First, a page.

The paper is an attempt to put theology and philosophy in proximity in order to anticipate a cross-fertilization of ideas.
Youth[ edit ] Moltmann was born in Hamburg. He described his German upbringing as thoroughly secular. His grandfather was a grand master of the Freemasons. At sixteen, Moltmann idolized Albert Einsteinand anticipated studying mathematics at university.
The physics of relativity were "fascinating secrets open to knowledge"; theology as yet played no role in his life. World War II[ edit ] He took his entrance exam to proceed with his education, but went to war instead as an Air Force auxiliary in the German army.
Ordered to the Klever Reichswalda German forest at the front lines, he surrendered in in the dark to the first British soldier he met. For the next few years —48he was confined as a prisoner of war and moved from camp to camp.
He was first confined in Belgium. In the camp at Belgium, the prisoners were given little to do. Moltmann and his fellow prisoners were tormented by "memories and gnawing thoughts"—Moltmann claimed to have lost all hope and confidence in German culture because of Auschwitz and Buchenwald concentration camps where Jews and others the Nazis opposed had been imprisoned and killed.
They also glimpsed photographs nailed up confrontationally in their huts, bare photographs of Buchenwald and Bergen-Belsen concentration camp. Moltmann met a group of Christians in the camp, and was given a small copy of the New Testament and Psalms by an American chaplain. He gradually felt more and more identification with and reliance on the Christian faith.
Moltmann later claimed, "I didn't find Christhe found me. The hospitality of the Scottish residents toward the prisoners left a great impression upon him. At Norton Camp, he discovered Reinhold Niebuhr 's Nature and Destiny of Man—it was the first book of theology he had ever read, and Moltmann claimed it had a huge impact on his life.
His experience as a POW gave him a great understanding of how suffering and hope reinforce each other, leaving a lasting impression on his theology. After the war[ edit ] Moltmann returned home at 22 years of age to find his hometown of Hamburg in fact, his entire country in ruins from Allied bombing in World War II.
Moltmann immediately went to work in an attempt to express a theology that would reach what he called "the survivors of [his] generation". Moltmann had hope that the example of the " Confessing Church " during the war would be repeated in new ecclesiastical structures.
He and many others were disappointed to see, instead, a rebuilding on pre-war models in a cultural attempt to forget entirely the recent period of deadly hardship. Inhe and four others were invited to attend the first postwar Student Christian Movement in Swanwick, a conference center near DerbyUK.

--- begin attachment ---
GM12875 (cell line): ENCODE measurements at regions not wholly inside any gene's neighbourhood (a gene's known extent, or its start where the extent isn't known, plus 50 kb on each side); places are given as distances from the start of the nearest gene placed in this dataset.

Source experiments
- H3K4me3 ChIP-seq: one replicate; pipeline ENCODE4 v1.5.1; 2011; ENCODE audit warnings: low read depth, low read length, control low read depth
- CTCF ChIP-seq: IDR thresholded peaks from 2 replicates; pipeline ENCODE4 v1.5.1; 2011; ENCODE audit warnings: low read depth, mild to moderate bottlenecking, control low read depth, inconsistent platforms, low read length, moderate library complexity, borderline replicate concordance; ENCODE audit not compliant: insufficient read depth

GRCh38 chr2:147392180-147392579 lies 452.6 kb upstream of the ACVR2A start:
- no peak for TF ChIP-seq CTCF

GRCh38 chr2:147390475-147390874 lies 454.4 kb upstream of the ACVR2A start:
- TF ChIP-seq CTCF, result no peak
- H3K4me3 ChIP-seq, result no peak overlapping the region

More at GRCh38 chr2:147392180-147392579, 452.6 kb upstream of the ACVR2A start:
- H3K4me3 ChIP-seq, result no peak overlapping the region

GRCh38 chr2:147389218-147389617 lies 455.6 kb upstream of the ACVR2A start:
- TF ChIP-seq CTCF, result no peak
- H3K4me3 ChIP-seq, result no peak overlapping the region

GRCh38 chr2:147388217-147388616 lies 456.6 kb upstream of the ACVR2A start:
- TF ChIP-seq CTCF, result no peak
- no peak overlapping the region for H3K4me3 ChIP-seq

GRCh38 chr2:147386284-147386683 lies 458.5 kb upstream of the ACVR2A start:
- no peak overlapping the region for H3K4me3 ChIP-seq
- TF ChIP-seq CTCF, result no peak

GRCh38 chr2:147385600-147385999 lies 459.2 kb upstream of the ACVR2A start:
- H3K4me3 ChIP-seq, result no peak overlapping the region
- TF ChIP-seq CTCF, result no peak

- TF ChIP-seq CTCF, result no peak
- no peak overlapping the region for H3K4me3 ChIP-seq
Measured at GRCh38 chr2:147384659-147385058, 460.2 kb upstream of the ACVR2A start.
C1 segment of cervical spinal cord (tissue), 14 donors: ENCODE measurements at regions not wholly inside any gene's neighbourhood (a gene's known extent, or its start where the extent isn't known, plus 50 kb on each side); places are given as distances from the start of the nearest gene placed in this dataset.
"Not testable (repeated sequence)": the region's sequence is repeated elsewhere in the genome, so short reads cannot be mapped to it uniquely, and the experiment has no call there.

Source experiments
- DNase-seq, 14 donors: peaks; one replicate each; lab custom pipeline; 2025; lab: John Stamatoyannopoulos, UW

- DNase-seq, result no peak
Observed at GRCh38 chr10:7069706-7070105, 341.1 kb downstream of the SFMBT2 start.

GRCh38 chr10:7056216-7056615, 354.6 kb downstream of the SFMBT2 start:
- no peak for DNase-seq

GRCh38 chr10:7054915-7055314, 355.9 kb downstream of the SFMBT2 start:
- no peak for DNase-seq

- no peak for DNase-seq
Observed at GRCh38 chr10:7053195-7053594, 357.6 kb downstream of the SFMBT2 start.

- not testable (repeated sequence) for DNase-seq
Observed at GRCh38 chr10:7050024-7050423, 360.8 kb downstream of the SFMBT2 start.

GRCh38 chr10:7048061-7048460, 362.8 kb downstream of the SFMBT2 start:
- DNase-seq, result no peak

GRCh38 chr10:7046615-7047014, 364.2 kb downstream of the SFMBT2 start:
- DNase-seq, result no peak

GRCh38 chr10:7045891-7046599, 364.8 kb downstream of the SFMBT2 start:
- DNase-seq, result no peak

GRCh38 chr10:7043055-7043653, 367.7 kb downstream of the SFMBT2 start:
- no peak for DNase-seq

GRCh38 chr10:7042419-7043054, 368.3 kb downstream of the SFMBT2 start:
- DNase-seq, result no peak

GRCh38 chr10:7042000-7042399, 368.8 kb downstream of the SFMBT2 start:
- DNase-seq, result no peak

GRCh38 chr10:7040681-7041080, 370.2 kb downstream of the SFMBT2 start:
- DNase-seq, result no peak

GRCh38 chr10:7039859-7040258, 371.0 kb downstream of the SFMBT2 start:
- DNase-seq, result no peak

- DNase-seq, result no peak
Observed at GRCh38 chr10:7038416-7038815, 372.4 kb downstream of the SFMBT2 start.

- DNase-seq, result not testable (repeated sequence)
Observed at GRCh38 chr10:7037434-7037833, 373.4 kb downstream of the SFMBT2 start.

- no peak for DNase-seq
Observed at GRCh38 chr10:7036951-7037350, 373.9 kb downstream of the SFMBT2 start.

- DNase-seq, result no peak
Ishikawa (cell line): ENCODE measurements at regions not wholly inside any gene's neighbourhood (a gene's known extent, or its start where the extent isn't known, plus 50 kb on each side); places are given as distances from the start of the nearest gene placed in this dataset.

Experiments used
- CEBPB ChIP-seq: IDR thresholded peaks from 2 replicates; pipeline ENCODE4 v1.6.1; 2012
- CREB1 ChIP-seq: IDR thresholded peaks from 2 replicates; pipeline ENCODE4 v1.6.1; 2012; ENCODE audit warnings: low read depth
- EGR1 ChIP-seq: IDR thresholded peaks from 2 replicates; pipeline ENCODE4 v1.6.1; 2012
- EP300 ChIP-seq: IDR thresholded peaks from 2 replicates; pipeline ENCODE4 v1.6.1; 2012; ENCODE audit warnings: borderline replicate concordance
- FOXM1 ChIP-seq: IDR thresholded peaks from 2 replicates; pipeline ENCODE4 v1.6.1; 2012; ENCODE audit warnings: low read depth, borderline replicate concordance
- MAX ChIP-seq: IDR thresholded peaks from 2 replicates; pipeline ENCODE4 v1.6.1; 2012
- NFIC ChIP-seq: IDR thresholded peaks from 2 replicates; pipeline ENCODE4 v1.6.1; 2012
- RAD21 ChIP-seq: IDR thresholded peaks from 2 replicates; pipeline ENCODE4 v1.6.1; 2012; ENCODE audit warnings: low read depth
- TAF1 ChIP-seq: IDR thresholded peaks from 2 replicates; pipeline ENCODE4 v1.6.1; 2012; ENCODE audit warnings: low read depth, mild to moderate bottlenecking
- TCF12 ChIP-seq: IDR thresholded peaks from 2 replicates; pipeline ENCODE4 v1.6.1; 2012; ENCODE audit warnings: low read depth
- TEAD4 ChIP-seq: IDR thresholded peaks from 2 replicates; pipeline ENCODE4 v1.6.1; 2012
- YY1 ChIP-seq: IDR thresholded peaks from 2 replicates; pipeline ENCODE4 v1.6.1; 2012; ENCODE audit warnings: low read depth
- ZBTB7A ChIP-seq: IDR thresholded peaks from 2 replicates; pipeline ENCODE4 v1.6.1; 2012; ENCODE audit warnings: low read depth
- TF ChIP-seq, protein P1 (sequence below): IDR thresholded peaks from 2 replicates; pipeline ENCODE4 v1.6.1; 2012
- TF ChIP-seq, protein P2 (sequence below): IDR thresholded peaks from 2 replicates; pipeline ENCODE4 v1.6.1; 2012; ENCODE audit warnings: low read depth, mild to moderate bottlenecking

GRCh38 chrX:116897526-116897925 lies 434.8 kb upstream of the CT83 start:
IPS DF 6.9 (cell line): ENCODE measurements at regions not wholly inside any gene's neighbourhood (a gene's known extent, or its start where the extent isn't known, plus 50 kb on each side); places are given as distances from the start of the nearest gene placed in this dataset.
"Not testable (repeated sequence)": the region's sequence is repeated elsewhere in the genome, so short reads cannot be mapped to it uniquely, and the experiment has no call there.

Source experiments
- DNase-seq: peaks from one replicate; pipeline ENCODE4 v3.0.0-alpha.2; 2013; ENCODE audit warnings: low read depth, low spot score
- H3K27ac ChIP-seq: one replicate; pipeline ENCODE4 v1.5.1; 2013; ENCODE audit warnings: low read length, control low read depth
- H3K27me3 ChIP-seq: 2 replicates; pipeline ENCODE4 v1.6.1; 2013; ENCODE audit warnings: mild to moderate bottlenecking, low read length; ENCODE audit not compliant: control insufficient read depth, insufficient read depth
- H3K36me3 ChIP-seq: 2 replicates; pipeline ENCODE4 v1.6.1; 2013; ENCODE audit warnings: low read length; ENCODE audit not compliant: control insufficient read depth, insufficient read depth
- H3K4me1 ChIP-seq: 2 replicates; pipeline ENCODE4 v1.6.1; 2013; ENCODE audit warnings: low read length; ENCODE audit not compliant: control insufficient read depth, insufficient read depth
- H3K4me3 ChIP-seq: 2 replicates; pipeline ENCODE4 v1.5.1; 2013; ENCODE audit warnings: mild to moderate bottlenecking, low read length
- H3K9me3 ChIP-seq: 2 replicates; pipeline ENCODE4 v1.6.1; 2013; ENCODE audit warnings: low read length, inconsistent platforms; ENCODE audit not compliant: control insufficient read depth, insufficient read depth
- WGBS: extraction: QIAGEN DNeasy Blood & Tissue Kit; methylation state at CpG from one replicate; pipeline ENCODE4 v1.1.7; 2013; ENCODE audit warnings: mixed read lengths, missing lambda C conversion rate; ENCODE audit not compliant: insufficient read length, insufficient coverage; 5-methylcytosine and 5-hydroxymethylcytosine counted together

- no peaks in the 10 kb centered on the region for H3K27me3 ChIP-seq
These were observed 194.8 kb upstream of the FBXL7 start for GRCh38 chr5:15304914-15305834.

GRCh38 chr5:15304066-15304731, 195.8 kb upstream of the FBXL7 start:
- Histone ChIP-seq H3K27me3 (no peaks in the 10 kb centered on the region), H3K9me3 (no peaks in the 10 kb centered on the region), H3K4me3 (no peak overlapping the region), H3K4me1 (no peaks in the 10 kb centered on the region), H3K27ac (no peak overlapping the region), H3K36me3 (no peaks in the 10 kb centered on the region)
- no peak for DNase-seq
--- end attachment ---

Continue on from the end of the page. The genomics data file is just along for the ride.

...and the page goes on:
What happened there affected him very deeply. In Moltmann became a theology teacher at an academy in Wuppertal that was operated by the Confessing Church and in he joined the theological faculty at the University of Bonn.
From toMoltmann was the Robert W. He delivered the Gifford Lectures at the University of Edinburgh in — Moltmann grew critical of Barth's neglect of the historical nature of reality, and began to study Bonhoeffer. He developed a greater concern for social ethics, and the relationship between church and society.
Moltmann also developed an interest in Luther and Hegel, the former of whose doctrine of justification and theology of the cross interested him greatly.
His doctoral supervisor, Otto Weber helped him to develop his eschatological perspective of the church's universal mission. Moltmann cites the English pacifist and anti-capitalist theologian Geoffrey Anketell Studdert Kennedy as being highly regarded.Theology of Hope: Junger Moltmann Moltmann was born in Identifies himself as an Evangelical.
Moltmann’s first book Theology of Hope() was also greatly influenced by Ernst Bloch’s The Principle of Hope. Also, Moltmann identifies the sources of his theology of hope and of God’s presence in suffering with his experiences of WWII. Theology of Hope is undoutedly one of the most important and influential works of twentieth century Christian theology.
It is a dense academic theological work, but well worth the read. Reading the introduction alone was enough to alter my entire theological perspective, particularly the following snippet.
Theology of Hope, Hope Theology Teología de la Esperanza - Española General Information Información General. Professor of systematic theology at the University of Tubingen, West Germany, since , Jurgen Moltmann, b.
Jurgen Moltmann has made a dramatic impact on the Christian church, primarily with that branch connected to liberation theology. Theology of hope has much to commend in it. Moltmann's recovery of the concept of 'hope' for the Christian Church will (I hope) continue to be a /5.
Moltmann’s concern is how to make theology thoroughly eschatological, not vice versa, as seen in the subtitle of Theology of Hope: On the Ground and the Implications of a Christian Eschatology.
Hope of the future is a new paradigm for today’s theology. Em , um jovem teólogo alemão da Universidade de Tubinga fez ressoar a sua voz através de seu livro The Theology of Hope (A Teologia da Esperança), que saiu em inglês em , cujo teor repercutiu grandemente no mundo acadêmico.
Há quem relacione ao movimento outros dois nomes: Wolfhart Pannenberg, de Munique, e Ernst Benz,.